Frank Limehouse: A Response to "Communion Matters"

Frank Limehouse is the Dean of the Cathedral Church of the Advent in Birmingham, Alabama

A Response to “Communion Matters”
by The Very Rev. Frank F. Limehouse, III

July 12, 2007

From the Preface of “Communion Matters: A Study Document for the Episcopal Church”:

“The Theology Committee of the House of Bishops has been asked to prepare this study document as a resource for the bishops, dioceses, and the people of the Episcopal Church in considering the communiqué of the Primates Meeting of the Anglican Communion.

“As most Episcopalians know, issues of human sexuality recently have threatened to impair our relations with other Anglicans. To seek godly wisdom and prevent further damage to our bonds of fellowship, we have been engaged in global conversation involving back-and-forth position papers and dialogue that are both prayerful theology and ecclesial diplomacy.

“This most recent statement in this ongoing process is the Communiqué of the Primates’ Meeting of the Anglican Communion issued in February 2007 from Tanzania. The Communiqué addresses our 2006 General Convention response to the requests of the Windsor Report on Communion, and makes additional requests of our House of Bishops. It asks for a response by September 30, 2007”¦

“This study document”¦ poses questions for our (Episcopal church) corporate reflection to assist the bishops as they prepare for the fall meeting of the House of Bishops.”

+ + +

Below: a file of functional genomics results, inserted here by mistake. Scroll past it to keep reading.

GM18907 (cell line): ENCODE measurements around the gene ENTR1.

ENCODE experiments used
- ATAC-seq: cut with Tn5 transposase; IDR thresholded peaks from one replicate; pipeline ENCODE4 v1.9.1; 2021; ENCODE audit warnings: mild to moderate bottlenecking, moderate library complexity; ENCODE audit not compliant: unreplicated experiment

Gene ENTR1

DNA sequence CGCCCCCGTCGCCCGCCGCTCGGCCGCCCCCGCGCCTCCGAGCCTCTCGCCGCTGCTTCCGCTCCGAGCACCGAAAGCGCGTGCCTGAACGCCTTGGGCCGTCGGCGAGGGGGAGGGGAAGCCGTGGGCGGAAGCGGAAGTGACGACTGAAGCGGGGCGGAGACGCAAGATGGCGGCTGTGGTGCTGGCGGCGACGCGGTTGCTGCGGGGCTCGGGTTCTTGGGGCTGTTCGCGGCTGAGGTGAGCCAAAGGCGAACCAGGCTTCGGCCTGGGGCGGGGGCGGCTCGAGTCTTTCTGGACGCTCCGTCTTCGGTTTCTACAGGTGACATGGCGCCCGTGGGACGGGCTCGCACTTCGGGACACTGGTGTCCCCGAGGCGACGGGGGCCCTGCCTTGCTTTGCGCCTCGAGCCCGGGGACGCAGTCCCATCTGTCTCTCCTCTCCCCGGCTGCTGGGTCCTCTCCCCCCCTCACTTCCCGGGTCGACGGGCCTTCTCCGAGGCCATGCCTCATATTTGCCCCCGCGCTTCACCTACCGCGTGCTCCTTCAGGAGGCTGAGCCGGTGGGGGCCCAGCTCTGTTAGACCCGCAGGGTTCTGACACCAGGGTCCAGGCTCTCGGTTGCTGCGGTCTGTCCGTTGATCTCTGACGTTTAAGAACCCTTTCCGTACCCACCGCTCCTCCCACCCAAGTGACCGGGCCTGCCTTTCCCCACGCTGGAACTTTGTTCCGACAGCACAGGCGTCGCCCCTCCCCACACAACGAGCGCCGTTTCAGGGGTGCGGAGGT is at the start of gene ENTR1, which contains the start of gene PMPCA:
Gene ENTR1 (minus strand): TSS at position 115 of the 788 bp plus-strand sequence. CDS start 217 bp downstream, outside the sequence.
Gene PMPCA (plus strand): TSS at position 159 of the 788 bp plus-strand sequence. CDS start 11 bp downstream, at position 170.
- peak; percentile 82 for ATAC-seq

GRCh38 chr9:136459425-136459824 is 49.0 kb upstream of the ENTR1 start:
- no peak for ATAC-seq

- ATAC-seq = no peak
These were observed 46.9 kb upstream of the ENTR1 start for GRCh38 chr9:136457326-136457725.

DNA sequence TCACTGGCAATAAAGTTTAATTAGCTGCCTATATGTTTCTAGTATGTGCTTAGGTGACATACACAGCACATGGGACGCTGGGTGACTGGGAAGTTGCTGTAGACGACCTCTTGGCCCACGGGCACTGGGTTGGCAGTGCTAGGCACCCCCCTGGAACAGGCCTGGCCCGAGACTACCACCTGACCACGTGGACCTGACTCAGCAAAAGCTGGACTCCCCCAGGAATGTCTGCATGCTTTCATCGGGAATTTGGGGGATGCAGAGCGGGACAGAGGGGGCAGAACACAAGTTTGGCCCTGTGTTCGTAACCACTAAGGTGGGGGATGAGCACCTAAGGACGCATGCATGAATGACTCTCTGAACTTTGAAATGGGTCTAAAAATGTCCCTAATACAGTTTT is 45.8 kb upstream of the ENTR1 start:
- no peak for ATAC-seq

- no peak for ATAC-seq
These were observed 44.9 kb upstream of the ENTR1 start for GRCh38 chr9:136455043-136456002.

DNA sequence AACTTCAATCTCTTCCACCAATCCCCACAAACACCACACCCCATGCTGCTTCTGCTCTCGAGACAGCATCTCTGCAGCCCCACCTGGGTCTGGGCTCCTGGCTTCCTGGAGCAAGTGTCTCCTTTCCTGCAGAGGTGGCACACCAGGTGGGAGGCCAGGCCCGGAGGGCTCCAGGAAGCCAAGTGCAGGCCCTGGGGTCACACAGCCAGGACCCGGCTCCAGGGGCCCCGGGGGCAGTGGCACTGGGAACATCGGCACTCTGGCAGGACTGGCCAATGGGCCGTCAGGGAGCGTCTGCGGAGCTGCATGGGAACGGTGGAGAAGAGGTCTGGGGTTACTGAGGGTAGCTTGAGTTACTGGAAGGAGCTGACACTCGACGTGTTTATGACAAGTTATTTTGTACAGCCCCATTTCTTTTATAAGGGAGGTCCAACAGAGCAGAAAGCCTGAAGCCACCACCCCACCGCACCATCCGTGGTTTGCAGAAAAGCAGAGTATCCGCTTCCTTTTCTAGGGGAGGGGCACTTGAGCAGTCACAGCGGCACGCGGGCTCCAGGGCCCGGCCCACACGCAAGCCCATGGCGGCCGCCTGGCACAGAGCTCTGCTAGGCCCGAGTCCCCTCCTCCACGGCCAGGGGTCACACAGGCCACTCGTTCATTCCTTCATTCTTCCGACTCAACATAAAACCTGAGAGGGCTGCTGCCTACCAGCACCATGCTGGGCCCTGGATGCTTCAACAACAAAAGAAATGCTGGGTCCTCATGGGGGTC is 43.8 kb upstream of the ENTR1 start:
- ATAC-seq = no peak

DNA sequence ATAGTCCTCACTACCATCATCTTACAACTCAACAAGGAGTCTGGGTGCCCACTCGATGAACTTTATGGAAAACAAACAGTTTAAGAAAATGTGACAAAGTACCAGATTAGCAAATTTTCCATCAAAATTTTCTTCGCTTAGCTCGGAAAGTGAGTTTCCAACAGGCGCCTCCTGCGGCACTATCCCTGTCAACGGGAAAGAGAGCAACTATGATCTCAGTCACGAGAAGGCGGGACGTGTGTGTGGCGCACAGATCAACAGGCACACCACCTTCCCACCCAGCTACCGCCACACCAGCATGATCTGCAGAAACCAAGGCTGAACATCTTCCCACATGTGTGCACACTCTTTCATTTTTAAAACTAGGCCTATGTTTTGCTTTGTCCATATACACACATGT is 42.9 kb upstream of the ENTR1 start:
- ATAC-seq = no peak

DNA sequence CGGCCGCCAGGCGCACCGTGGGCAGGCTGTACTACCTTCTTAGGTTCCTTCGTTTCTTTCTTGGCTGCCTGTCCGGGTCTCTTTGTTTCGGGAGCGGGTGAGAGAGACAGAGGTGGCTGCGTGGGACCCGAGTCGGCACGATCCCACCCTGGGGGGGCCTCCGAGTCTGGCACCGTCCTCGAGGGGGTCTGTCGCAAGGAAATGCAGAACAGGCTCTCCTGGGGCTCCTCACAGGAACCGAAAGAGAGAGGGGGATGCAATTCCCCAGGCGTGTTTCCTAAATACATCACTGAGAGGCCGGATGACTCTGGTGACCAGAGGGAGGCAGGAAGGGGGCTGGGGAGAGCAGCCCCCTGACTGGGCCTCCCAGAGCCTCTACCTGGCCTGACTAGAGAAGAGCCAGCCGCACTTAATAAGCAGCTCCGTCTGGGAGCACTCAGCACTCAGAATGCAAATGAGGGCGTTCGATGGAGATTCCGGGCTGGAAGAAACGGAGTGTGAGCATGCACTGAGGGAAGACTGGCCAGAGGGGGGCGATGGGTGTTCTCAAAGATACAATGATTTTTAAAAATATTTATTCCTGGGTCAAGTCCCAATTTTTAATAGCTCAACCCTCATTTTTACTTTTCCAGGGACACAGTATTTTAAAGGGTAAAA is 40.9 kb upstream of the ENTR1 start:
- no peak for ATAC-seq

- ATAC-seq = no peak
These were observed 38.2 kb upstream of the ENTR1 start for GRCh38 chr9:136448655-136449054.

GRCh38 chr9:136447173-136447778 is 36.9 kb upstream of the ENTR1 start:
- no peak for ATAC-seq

The clergy of the Diocese of Alabama have been encouraged to make “Communion Matters: A Study Document for the Episcopal Church” available to the people. It is meant to engage the people of the church and ask, “What do you think?” As Dean of the Cathedral Church of the Advent, and at the encouragement of the vestry, I am taking this opportunity to briefly respond with my own thoughts. On July 24 at 6:30 pm, the people in this part of the diocese will have the opportunity to meet with Bishop Parsley at All Saints’ Church, 110 West Hawthorne Road, in Homewood.

The clergy of the diocese have already met (June 19) for the purpose of this discussion. Let me say first of all that I appreciate our bishop’s kind tolerance and patience in allowing a guy like me to express my honest feelings toward the document. This is especially so considering the fact that he himself chairs the Theology Committee that put it together. Had he been a one-man committee, I suspect we would have a better document!

In the second paragraph of the preface of Communion Matters, it is written, “As most Episcopalians know, the issues of human sexuality recently have threatened to impair our relations with other Anglicans.” While this is true, the fact of the matter is human sexuality is only the presenting issue. The underlying issue is the authority of our Scriptures. Be that as it may, I think this document is written from a revisionist-minded perspective. It indoctrinates, rather than seeks opinion. It feels like a kind of set-up. It seeks to dignify the direction of the Episcopal Church; it begs for self-justification for all of the recent actions of the Episcopal Church.

Read it all here.


Posted in * Anglican - Episcopal, - Anglican: Commentary, Anglican Primates, Episcopal Church (TEC), Primates Mtg Dar es Salaam, Feb 2007, TEC Conflicts